The technical statistical basis of the MIT system’s ability to perceive objects is that its “Gamma” distributions of imaged points are more complex than “Gaussian” distributions, the common data distributions that yield the familiar bell curve: Gammas can be asymmetrical, and can take on a wider variety of shapes. But like Gaussian distributions, they’re completely described by two variables.

The MIT system estimates the values of those variables on the fly and uses the resulting distribution to filter fog reflection out of the light signal that reaches the time-of-flight camera’s sensor.

Crucially, the system calculates a different gamma distribution for each of the 1,024 pixels in the prototype sensor. That is why it can handle the variations in fog density that have foiled earlier systems: It can deal with circumstances in which each pixel sees a different type of fog.

How it works

The camera counts the number of light particles, or photons, that reach it every 56 picoseconds, or trillionths of a second. The MIT system uses those raw counts to produce a histogram — essentially a bar graph, with the heights of the bars indicating the photon counts for each interval. Then it finds the gamma distribution that best fits the shape of the bar graph and simply subtracts the associated photon counts from the measured totals. What remain are slight spikes at the distances that correlate with physical obstacles.

“What’s nice about this is that it’s pretty simple,” said Satat . “If you look at the computation and the method, surprisingly it’s not complex. We also don’t need any prior knowledge about the fog and its density, which helps it to work in a wide range of fog conditions.”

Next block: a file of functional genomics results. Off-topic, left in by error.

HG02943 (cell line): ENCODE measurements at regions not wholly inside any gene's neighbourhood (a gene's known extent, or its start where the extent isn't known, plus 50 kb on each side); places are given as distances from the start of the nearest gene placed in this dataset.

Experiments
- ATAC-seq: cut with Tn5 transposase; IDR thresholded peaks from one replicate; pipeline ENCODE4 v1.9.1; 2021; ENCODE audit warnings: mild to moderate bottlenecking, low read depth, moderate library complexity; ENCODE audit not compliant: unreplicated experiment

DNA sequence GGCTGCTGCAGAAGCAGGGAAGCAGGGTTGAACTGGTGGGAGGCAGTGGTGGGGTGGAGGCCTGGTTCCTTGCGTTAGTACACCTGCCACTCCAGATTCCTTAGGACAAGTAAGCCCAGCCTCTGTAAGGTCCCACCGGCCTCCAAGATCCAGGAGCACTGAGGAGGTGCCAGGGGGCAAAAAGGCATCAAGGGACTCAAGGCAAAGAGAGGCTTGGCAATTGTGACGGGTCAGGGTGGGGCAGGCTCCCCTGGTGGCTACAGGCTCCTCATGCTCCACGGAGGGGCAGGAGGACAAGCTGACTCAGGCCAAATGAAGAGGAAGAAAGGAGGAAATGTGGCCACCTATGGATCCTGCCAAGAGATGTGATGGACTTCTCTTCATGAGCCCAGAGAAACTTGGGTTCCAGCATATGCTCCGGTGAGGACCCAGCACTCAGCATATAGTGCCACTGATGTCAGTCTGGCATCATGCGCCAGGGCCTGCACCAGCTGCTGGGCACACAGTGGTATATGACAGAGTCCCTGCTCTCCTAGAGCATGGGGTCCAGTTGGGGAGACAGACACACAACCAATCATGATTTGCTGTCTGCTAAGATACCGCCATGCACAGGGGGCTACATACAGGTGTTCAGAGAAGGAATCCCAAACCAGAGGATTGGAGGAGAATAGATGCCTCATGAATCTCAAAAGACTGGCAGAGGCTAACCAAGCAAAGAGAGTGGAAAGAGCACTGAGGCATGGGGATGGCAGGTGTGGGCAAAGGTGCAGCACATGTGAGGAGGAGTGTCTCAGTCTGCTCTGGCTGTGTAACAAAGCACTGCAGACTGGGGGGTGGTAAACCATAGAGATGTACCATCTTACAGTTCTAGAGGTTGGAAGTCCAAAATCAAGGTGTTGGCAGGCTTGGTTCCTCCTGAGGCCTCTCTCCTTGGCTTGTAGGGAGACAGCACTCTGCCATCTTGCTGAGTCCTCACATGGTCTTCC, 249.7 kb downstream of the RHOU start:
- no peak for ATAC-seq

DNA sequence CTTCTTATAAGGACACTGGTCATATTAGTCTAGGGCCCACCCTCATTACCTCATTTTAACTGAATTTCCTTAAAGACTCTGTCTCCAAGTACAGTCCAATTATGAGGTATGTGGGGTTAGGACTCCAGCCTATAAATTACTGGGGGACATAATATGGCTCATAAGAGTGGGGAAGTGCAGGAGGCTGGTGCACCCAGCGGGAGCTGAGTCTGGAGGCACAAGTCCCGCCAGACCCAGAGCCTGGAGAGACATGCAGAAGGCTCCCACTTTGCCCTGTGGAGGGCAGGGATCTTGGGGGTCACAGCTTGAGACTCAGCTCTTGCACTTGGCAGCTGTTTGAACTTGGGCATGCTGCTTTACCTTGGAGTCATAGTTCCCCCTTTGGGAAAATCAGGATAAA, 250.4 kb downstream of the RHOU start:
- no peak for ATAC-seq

Satat tested the system using a fog chamber one meter long. Inside the chamber, he mounted regularly-spaced distance markers, which provided a rough measure of visibility. He also placed a series of small objects — a wooden figurine, wooden blocks, silhouettes of letters — that the system was able to image these even when they were indiscernible to the naked eye.

There are different ways to measure visibility, however: Objects with different colors and textures are visible through fog at different distances. So, to assess the system’s performance, he used a more rigorous metric called optical depth, which describes the amount of light that penetrates the fog.

Optical depth is independent of distance, so the performance of the system on fog that has a particular optical depth at a range of 1m should be a good predictor of its performance on fog that has the same optical depth at a range of 30m. In fact, the system may even fare better at longer distances, as the differences between photons’ arrival times will be greater, which could make for more accurate histograms.

“Bad weather is one of the big remaining hurdles to address for autonomous driving technology,” says Srinivasa Narasimhan, a professor of computer science at Carnegie Mellon University. “Guy and Ramesh’s innovative work produces the best visibility enhancement I have seen at visible or near-infrared wavelengths and has the potential to be implemented on cars very soon.”


The following MIT video, made by researchers at the Camera Culture Group at the MIT Media Lab, describes the development of the novel imaging system that can gauge the distance of objects shrouded in fog: